Platform: PlayStation Portable/PlayStation Vita
# of Players: 1 – 2
ESRB Rating: T (Teen)
Not for those with short attention spans, casual gamers, or anyone looking for a quick weekend fix, Carnage Heart EXA is one of those games that will find its audience among the select few gamers that crave something with depth and a level of challenge that’s going to be daunting to the more action-crazy crowd. The game isn’t “easy” at all, but rewards patience and persistence as it teaches you how to program a growing army of mechs and let them loose against the crafty AI the story mode throws at you. Outside of the 3D battles, the game is also a visual novel that tells a fairly straightforward tale that has drama, humor and even a bit of love story going on, all rendered in some very pretty still images. The mix will seem odd to those new to this style of game, but this blend of simulation and story has been a common thing in Japan for quite some time.
Veteran developer Artdink has whipped up one of those games that might hook you in out of curiosity, but you’d better be prepared to learn and use what you’ve learned, as once the battles start, you get no chance to fudge your way through or hope the AI makes some big mistakes. Fortunately, the first few hours you’ll spend here will be in a long but involving series of tutorials that explain everything before letting you have at it as needed. In fact, replaying these lessons in a necessary thing, as unless you’re blessed with a photographic memory, your head will be spinning from all the talk about chips, grids and assorted movement and action schemes. Once you get a handle on the language and start unlocking more grids and chips, it’s not hard to program your OKEs (Over Kill Engines) at all for the coming battles. It just takes a great deal of thought and planning.
The “programming” you do here is only useful in this game, so don’t expect to finish this and be able to make your own games using what you’ve learned about OKEs. On the other hand, playing CHEXA will make you realize that there’s a great deal of work that goes into any game, commercial or otherwise. You’ll definitely want to thank Artdink and Natsume for having the courage to get a game like this out there for the PSP, which isn’t “dead” at all, by the way. Enforced evolution is what kills any console or handheld system, I say. So kudos to all involved for keeping the flame burning for longer than some skeptics and analysts thought possible. Er, soapbox time over – back to the review!
Manual control is also part of the game, but this doesn’t mean you’ll be playing a lighting paced Armored Core or a Mechwarrior-style action-heavy experience. You still need to program in all your moves before heading into battle, which is even more daunting, but again, helps you learn how to get the most of the game’s amazing depth. Combat in the game is methodical but thrilling when you start seeing winning results against some of the more challenging enemies (and the game has a lot of them). As the story forges onward, there’s a nice shift in tone that sort of goes with the increasing complexity of the battles, but I’d bet by then the more dedicated players will be a lot more focused on proper planning and execution than having their heartstrings pulled.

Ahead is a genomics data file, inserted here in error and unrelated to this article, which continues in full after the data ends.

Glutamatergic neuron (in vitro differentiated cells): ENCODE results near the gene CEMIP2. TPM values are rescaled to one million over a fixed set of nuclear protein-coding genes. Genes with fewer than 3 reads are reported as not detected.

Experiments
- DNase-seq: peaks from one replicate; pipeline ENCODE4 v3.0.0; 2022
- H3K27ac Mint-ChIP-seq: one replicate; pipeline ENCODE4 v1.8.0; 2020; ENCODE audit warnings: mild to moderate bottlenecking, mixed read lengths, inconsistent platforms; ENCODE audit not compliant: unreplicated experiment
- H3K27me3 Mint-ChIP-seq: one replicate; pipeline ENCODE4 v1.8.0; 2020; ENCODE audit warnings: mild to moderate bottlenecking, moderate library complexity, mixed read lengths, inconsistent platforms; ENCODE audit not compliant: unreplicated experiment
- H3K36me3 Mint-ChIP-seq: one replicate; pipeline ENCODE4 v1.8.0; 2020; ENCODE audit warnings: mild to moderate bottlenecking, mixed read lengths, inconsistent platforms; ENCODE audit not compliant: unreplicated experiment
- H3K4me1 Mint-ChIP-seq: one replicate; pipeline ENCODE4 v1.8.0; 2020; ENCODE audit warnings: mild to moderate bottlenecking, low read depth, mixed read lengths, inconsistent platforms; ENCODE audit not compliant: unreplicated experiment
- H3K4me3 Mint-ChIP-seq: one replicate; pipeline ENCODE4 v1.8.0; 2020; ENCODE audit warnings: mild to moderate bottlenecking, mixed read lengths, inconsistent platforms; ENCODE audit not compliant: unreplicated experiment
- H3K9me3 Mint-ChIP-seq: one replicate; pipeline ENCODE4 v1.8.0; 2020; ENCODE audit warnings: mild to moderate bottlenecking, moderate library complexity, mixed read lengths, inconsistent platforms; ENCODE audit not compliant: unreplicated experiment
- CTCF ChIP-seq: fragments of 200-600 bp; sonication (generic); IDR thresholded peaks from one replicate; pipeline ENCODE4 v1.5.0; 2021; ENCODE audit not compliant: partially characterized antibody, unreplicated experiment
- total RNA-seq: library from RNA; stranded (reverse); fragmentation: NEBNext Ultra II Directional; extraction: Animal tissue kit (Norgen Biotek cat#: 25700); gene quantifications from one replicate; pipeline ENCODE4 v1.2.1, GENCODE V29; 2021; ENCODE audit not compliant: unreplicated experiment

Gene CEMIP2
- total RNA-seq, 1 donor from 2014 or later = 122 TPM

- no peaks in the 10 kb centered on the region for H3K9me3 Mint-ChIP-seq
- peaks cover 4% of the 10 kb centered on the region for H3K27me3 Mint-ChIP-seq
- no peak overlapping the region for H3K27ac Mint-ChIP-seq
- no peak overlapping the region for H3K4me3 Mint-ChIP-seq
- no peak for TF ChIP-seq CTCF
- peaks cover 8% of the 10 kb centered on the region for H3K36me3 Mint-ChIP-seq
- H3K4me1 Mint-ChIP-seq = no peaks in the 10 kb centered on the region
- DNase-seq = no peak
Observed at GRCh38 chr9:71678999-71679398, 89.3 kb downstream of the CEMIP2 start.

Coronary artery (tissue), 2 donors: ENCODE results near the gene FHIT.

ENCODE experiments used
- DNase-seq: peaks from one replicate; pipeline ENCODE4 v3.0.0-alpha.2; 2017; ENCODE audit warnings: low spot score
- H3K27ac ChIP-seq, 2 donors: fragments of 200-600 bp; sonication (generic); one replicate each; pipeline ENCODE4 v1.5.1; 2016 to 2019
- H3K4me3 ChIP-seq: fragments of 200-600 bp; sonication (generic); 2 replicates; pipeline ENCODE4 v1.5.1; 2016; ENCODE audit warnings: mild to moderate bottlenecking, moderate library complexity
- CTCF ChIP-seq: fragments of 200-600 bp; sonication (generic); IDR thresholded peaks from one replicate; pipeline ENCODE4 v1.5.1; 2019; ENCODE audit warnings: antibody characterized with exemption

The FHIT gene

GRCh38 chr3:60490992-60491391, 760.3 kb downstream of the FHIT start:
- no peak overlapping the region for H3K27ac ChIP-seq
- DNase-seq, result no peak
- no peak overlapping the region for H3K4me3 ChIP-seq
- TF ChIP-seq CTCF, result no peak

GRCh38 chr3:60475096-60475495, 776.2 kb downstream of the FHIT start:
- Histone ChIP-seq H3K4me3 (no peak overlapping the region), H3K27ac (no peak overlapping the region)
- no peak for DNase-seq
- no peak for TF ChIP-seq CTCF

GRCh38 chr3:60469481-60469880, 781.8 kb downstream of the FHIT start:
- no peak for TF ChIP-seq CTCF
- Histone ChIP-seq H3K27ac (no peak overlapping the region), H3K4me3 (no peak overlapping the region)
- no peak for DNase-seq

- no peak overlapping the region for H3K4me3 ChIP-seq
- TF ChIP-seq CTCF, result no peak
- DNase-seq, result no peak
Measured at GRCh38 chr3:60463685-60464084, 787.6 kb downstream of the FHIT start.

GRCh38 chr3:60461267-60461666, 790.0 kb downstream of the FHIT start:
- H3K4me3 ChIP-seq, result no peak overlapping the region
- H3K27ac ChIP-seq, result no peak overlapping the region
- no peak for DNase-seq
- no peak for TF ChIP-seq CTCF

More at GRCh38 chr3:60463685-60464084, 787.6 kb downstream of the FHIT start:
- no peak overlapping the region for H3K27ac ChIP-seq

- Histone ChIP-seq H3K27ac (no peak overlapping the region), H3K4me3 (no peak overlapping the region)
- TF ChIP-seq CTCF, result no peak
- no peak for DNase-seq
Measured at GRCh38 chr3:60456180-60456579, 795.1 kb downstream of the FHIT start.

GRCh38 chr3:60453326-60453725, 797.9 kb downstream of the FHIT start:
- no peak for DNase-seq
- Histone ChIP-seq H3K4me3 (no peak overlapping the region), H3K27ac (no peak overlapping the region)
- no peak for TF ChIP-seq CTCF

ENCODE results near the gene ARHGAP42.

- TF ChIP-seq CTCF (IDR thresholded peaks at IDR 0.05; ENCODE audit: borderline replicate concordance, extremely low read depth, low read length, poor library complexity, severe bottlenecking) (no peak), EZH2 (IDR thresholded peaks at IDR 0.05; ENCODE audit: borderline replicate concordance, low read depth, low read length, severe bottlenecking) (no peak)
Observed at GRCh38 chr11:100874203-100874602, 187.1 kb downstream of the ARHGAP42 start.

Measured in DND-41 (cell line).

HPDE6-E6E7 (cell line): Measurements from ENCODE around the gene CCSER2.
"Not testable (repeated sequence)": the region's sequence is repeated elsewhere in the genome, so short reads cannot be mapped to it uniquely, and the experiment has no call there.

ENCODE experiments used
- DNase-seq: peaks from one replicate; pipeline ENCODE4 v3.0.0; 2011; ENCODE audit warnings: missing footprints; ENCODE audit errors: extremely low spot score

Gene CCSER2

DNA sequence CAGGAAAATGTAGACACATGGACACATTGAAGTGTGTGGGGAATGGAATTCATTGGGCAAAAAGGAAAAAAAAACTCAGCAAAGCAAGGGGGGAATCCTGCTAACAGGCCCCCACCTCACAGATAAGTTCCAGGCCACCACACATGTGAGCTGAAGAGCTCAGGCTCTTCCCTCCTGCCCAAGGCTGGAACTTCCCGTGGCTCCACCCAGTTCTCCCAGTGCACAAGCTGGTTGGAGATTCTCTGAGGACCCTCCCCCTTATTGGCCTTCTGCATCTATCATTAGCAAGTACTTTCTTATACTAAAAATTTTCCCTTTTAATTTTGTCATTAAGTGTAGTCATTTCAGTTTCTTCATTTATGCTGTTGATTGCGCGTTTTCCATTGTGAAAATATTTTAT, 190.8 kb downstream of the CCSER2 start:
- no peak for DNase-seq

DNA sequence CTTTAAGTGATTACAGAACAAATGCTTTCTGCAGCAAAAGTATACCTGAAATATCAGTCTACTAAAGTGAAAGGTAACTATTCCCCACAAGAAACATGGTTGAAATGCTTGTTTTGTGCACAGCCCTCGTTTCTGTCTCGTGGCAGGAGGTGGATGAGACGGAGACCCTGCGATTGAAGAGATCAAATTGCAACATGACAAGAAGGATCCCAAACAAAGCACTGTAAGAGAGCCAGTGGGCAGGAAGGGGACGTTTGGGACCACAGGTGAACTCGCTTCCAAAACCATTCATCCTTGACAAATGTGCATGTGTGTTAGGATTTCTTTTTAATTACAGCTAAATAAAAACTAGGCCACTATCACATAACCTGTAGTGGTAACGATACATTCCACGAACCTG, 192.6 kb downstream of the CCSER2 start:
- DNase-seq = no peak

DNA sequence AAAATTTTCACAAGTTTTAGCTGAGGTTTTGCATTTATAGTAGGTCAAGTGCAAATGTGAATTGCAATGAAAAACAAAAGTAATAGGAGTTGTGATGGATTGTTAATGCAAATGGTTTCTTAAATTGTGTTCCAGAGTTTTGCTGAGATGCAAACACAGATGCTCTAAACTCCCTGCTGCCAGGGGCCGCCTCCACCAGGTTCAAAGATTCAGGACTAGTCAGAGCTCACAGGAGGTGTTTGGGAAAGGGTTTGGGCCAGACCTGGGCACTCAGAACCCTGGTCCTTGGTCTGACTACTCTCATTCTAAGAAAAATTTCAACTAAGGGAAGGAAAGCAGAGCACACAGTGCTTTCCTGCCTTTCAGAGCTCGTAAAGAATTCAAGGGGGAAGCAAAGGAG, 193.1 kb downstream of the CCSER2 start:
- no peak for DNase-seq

Visually, the game gets the job done quite well. Artdink isn’t really known for graphically intense games at all, but the matter of fact PSP visuals work perfectly (and look nice on the Vita with or without the smoothing turned on). The OKEs are all great-looking and very customizable, battle maps are varied (and can also be tweaked a bit when you’re training) and as mentioned, the story sections are lovely to look at (which is why there’s a button to remove all the dialog boxes so you can check out the artwork). The music is also good, sound effects are fine and for some reason, the original Japanese voices are in the game, but by default they’re turned down all the way. Just dip into the options and turn the voice volume UP to make those cut scenes a lot more interesting to go through.
Another cool thing about the game is the replay function that allows you to record and save game movies to your Memory Stick or Vita memory. It’s a bit daunting to use at first, but it’s like a video editor where you can choose camera angles and tinker around until you’ve got a battle clip that’s almost like a mini movie. There are even HD save options (that eat up a chunk of memory, mind you) for those of you who want to show off your victories (or defeats) to other players.
CHEXA also features a local multiplayer Battle Mode as well as the awesome ability to upload your own game data (replay data, match data and your best OKE teams) to the Satloke server where you can also upload user data and play against it on your PSP or Vita. Here’s where you’ll really see the dedication some players have put into the game, as there are some pretty amazing OKEs to see in action. You can learn a lot by downloading and watching replays, but it can get addictive (I have a file on my PC with a few dozen I’ve downloaded already), so be warned.
Niche game that it is, Carnage Heart EXA is actually one of those sleepers that grows on you as you learn the ropes. That $29.99 price tag may seem steep compared to other games, but once you get that you’re getting the potential of hundreds of hours of play and endless replay value thanks to the Battle Mode, that price point becomes less of an issue. Put the hours in, learn the ropes and you get a new appreciation of something most will dismiss because they’re not ready for what it’s packing. Absolutely give this a BUY if you’re a mech fan looking for a heavy amount of challenge. If you’re on the fence, just ask yourself if you’re up to learning something new and using what you’ve learned to beat a compellingly challenging game experience that demands your utmost attention.